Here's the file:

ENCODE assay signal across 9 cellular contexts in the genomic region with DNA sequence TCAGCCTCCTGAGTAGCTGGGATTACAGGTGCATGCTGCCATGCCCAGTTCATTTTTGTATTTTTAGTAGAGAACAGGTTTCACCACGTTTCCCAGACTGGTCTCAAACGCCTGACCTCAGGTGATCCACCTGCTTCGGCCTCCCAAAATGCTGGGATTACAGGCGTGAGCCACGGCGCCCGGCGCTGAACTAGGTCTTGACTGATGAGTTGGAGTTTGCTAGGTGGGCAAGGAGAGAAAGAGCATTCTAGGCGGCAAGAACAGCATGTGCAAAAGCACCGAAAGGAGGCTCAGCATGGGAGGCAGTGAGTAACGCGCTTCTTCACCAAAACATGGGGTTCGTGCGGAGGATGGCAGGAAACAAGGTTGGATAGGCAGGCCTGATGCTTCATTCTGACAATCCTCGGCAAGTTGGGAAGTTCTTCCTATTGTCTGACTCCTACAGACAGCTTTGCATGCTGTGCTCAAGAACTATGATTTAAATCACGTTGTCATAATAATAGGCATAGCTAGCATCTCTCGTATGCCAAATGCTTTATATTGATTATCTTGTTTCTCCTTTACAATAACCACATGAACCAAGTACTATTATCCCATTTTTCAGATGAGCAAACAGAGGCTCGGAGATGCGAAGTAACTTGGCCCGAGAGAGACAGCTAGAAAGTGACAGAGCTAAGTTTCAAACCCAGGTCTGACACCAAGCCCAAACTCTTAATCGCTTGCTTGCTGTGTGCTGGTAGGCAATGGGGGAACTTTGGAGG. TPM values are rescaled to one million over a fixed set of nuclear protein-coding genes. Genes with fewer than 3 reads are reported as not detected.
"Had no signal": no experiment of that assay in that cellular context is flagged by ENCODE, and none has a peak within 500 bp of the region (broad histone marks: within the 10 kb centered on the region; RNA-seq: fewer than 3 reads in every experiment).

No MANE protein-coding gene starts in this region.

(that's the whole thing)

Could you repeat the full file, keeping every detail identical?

ENCODE assay signal across 9 cellular contexts in the genomic region with DNA sequence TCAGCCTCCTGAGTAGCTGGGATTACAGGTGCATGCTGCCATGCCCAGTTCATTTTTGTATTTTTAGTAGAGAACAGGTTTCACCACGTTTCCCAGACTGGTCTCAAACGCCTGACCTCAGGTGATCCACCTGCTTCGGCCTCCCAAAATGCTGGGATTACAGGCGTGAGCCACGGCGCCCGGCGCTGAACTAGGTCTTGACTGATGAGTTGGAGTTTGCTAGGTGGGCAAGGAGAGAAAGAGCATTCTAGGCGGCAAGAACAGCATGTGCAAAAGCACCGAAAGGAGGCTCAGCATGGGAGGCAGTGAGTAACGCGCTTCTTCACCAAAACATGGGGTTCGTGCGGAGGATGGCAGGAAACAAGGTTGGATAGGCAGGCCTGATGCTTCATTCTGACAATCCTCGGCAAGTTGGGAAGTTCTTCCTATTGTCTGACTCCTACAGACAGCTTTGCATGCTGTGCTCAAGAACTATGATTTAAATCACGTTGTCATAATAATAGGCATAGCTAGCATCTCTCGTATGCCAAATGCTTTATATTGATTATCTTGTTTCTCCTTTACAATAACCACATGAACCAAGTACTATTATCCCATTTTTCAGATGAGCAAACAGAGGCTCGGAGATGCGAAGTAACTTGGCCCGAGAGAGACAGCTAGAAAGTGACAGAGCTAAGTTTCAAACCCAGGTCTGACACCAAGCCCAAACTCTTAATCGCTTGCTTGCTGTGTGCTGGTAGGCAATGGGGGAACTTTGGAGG. TPM values are rescaled to one million over a fixed set of nuclear protein-coding genes. Genes with fewer than 3 reads are reported as not detected.
"Had no signal": no experiment of that assay in that cellular context is flagged by ENCODE, and none has a peak within 500 bp of the region (broad histone marks: within the 10 kb centered on the region; RNA-seq: fewer than 3 reads in every experiment).

No MANE protein-coding gene starts in this region.